Array tomography is a state-of-the-art imaging system invented by Stanford University researchers. It allows researchers to count the myriad connections between nerve cells, as well as to catalog those connections’ surprising variety.

A typical healthy human brain contains about 200 billion nerve cells, or neurons, linked to one another via hundreds of trillions of tiny contacts called synapses. It is at these synapses that an electrical impulse traveling along one neuron is relayed to another, either enhancing or inhibiting the likelihood that the second nerve will fire an impulse of its own. One neuron may make tens of thousands of synaptic contacts with other neurons, said Stephen Smith, PhD, senior author of a paper published Nov. 18 in Neuron.

The new imaging system allows researchers to “travel” through the 3-D mosaic of neurons and observe different colors corresponding to different synaptic types just as a voyager might transit outer space and note the different hues of the stars dotting the infinite blackness. And to make a movie of the whole trip.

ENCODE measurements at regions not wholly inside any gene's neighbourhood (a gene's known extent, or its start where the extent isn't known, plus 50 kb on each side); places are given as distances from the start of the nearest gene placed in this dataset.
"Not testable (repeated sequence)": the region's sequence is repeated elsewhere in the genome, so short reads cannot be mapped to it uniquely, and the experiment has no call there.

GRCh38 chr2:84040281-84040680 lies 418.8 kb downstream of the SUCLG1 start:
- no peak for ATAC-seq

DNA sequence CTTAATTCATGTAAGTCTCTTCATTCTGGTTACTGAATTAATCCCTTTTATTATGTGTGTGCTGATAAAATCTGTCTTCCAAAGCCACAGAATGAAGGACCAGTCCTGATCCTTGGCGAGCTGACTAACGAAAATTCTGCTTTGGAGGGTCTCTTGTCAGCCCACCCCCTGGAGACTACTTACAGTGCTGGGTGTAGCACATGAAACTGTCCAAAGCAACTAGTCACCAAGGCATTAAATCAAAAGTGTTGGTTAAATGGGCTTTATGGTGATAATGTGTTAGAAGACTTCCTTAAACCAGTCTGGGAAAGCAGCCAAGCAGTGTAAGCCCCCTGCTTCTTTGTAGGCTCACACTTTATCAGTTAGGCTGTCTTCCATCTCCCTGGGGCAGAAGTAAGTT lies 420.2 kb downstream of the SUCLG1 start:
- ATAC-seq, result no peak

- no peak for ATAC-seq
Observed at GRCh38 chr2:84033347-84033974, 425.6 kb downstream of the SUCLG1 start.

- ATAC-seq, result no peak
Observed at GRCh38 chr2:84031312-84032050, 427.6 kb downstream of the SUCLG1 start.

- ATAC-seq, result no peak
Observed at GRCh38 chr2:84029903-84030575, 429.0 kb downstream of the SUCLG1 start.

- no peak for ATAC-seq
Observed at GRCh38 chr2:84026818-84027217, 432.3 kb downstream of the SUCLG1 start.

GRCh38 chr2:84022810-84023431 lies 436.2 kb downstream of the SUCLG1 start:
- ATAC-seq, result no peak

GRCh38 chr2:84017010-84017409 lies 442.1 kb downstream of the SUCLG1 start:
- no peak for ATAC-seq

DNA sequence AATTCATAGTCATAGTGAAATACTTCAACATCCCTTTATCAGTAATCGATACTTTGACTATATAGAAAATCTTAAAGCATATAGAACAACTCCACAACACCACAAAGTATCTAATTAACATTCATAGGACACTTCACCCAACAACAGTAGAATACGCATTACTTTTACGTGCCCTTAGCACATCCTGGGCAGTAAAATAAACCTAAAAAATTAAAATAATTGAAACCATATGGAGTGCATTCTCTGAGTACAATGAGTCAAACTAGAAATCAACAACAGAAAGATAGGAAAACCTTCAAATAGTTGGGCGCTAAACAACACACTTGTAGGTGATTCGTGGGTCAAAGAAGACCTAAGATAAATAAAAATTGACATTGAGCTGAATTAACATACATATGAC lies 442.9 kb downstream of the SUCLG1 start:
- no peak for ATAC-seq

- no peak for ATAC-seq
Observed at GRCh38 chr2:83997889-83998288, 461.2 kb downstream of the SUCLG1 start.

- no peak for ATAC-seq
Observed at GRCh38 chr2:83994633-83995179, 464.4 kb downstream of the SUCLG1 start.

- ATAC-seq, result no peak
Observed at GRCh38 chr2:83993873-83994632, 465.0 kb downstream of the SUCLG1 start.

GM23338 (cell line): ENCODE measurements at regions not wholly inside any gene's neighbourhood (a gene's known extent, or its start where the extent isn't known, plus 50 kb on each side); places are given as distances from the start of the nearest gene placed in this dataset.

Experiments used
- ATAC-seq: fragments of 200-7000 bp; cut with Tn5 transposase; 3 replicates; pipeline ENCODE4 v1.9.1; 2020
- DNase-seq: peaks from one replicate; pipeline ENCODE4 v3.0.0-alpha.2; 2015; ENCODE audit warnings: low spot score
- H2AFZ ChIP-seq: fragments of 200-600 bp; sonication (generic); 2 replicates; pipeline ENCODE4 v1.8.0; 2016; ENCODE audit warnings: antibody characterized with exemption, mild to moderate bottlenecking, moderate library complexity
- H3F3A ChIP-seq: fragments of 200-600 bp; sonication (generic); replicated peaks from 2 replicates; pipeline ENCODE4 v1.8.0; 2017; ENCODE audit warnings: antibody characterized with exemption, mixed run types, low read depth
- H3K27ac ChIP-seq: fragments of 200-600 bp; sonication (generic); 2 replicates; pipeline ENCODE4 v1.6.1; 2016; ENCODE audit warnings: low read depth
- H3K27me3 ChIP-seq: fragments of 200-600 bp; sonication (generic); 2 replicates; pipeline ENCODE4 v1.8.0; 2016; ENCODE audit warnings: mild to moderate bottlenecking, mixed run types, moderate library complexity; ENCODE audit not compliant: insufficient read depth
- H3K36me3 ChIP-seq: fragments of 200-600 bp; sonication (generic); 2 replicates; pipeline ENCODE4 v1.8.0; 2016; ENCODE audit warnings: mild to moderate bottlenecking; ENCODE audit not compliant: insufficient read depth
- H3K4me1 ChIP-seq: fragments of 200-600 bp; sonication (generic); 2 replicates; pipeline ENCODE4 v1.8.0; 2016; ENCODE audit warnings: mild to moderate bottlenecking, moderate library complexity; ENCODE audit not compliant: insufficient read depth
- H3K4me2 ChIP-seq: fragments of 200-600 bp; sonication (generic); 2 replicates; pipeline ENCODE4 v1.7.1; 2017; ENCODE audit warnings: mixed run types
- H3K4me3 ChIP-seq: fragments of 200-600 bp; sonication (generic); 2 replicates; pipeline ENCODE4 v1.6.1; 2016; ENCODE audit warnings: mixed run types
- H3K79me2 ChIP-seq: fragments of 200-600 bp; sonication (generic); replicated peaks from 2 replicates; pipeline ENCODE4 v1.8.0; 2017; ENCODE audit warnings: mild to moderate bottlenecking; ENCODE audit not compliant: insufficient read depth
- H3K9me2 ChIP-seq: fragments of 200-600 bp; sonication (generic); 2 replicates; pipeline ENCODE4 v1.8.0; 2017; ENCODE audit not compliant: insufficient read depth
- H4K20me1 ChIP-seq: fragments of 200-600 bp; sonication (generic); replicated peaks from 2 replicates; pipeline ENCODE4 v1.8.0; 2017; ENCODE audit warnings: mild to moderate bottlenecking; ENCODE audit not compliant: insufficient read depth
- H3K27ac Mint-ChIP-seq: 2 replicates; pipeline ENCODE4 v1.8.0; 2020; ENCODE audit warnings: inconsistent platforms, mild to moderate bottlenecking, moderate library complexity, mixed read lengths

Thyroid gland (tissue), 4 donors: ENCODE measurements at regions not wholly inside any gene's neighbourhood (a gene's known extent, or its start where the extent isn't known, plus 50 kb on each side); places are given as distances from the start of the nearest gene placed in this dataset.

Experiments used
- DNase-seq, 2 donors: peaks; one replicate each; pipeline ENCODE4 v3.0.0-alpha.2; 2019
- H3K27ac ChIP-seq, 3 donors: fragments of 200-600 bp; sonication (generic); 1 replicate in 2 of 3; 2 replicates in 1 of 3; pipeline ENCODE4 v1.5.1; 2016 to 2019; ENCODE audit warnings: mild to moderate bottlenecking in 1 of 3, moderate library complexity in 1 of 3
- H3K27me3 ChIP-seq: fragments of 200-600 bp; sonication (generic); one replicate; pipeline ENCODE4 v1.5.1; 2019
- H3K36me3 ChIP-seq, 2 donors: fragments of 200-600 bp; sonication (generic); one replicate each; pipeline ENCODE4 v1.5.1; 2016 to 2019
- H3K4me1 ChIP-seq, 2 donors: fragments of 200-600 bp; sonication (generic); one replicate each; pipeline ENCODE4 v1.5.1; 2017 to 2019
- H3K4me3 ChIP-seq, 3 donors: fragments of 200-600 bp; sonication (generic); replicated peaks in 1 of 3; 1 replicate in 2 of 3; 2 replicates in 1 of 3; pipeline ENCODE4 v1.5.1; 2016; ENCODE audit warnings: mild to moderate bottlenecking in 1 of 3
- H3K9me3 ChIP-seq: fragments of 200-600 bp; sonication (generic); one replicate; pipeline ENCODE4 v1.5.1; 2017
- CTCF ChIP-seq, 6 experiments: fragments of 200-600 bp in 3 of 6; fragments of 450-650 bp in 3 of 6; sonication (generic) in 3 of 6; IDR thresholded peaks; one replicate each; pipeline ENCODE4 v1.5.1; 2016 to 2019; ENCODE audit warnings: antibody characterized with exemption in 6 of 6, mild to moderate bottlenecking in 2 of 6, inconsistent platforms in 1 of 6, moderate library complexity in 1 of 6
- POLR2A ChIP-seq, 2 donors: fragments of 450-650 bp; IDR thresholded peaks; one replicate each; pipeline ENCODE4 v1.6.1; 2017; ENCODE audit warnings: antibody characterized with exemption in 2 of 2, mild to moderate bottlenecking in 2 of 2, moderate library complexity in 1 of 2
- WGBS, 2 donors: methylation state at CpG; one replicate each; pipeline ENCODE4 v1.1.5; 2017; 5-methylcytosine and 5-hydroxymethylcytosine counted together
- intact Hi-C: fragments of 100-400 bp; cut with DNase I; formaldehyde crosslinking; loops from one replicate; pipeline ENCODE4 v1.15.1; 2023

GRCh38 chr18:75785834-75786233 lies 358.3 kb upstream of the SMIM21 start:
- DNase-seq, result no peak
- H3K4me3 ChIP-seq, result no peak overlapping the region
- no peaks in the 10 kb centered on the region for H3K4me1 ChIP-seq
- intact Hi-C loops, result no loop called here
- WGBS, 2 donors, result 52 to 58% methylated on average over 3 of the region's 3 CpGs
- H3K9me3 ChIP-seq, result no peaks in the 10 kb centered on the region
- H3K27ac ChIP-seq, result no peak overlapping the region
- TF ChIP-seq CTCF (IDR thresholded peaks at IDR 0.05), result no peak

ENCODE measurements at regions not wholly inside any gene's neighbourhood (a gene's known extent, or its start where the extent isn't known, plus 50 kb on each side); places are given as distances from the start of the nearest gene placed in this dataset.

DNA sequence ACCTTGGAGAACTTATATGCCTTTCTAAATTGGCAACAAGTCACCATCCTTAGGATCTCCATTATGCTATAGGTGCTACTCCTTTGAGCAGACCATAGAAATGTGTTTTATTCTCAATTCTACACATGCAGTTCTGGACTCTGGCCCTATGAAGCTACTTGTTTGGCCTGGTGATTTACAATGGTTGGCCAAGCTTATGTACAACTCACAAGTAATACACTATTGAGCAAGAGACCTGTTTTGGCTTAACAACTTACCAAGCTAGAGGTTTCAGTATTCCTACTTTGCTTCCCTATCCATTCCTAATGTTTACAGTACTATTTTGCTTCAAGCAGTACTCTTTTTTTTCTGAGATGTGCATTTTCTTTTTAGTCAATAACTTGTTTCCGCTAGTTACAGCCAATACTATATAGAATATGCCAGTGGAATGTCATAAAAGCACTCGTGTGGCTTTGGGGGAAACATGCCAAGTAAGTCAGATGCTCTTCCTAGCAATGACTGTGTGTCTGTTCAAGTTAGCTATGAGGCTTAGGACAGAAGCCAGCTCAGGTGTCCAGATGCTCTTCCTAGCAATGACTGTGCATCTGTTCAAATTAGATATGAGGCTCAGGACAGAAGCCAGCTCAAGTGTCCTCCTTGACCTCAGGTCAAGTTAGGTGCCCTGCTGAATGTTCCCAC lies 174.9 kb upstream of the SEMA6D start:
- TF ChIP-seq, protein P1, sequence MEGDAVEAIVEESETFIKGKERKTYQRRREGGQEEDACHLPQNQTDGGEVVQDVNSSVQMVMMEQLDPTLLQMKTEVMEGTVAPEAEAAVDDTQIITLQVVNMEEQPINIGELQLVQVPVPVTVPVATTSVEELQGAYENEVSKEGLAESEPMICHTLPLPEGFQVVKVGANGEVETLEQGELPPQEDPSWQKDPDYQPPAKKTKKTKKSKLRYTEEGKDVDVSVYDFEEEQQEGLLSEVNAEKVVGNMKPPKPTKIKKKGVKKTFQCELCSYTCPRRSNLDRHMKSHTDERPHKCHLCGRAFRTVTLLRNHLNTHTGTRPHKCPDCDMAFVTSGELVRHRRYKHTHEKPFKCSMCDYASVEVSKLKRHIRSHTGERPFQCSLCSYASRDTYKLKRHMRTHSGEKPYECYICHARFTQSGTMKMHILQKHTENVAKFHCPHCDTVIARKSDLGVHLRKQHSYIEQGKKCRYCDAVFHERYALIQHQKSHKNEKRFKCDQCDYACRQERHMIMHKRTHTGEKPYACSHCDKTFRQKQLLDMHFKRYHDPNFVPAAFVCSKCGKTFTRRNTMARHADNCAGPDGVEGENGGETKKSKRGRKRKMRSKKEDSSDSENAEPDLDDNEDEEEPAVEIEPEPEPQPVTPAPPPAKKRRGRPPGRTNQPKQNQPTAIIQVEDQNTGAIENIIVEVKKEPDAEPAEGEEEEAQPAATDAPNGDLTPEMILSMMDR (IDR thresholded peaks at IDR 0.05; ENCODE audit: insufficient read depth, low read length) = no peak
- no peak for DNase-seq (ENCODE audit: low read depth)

This level of detailed visualization has never been achieved before. “The entire anatomical context of the synapses is preserved. You know right where each one is, and what kind it is. Observed in this manner, the brain’s overall complexity is almost beyond belief”, said Smith. “One synapse, by itself, is more like a microprocessor —with both memory-storage and information-processing elements — than a mere on/off switch. In fact, one synapse may contain on the order of 1,000 molecular-scale switches. A single human brain has more switches than all the computers and routers and Internet connections on Earth,” he said.

Researchers plan to use array tomography to tease out more such distinctions within classes of synapses. That should accelerate neuroscientists’ progress in, for example, identifying the synapses that are lost after traumatic brain injury, or in neurodegenerative disorders such as Alzheimer’s.